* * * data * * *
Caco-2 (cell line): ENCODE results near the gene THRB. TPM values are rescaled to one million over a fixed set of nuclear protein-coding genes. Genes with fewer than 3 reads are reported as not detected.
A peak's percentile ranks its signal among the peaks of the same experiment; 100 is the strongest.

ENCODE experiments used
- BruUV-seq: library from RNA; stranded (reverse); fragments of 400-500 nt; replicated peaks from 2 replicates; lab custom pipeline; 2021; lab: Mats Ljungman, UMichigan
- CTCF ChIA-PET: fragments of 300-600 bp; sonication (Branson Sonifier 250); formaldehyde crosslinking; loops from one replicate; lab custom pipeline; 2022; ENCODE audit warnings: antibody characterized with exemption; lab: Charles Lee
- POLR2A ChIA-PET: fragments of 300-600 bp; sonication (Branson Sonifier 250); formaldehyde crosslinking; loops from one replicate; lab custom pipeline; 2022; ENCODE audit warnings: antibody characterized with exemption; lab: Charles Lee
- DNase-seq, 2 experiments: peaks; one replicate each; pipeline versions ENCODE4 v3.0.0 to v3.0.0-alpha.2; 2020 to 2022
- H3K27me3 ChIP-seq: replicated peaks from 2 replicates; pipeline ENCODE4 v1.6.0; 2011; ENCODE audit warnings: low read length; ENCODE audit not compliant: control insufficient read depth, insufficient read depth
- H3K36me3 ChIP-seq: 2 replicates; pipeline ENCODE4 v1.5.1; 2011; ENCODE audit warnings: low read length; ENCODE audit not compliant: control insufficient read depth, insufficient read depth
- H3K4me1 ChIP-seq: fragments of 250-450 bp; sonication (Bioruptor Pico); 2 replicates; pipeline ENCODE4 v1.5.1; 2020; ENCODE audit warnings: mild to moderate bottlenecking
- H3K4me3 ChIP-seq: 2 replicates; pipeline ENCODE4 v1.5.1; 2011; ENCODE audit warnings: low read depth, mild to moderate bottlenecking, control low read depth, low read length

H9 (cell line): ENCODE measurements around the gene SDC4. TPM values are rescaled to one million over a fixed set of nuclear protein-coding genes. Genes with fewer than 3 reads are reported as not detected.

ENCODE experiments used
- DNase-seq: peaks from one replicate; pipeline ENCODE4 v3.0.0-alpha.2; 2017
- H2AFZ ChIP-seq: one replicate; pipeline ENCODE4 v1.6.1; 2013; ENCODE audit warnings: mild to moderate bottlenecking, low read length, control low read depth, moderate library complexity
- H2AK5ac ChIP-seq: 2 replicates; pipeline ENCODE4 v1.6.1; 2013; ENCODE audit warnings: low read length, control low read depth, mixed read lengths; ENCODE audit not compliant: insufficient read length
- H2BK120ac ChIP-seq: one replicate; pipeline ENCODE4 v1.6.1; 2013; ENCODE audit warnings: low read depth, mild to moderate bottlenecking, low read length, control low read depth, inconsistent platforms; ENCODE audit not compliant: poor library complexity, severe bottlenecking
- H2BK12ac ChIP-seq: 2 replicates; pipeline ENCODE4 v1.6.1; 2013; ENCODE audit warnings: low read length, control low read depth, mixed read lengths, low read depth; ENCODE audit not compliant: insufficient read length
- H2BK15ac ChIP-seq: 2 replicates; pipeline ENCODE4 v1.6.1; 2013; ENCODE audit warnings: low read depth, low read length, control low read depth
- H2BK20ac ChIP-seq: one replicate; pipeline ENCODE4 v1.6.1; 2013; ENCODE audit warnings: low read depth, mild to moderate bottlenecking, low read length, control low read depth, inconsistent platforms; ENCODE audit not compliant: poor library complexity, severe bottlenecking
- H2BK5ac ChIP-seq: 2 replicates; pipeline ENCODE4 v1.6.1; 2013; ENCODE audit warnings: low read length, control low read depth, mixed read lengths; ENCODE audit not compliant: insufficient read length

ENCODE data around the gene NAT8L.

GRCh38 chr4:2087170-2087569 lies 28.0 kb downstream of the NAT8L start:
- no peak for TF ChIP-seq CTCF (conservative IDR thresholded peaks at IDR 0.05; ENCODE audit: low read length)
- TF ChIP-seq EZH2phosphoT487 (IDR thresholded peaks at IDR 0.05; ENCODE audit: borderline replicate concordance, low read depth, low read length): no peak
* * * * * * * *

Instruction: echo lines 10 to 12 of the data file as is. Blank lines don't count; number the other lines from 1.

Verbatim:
- H3K4me1 ChIP-seq: fragments of 250-450 bp; sonication (Bioruptor Pico); 2 replicates; pipeline ENCODE4 v1.5.1; 2020; ENCODE audit warnings: mild to moderate bottlenecking
- H3K4me3 ChIP-seq: 2 replicates; pipeline ENCODE4 v1.5.1; 2011; ENCODE audit warnings: low read depth, mild to moderate bottlenecking, control low read depth, low read length

H9 (cell line): ENCODE measurements around the gene SDC4. TPM values are rescaled to one million over a fixed set of nuclear protein-coding genes. Genes with fewer than 3 reads are reported as not detected.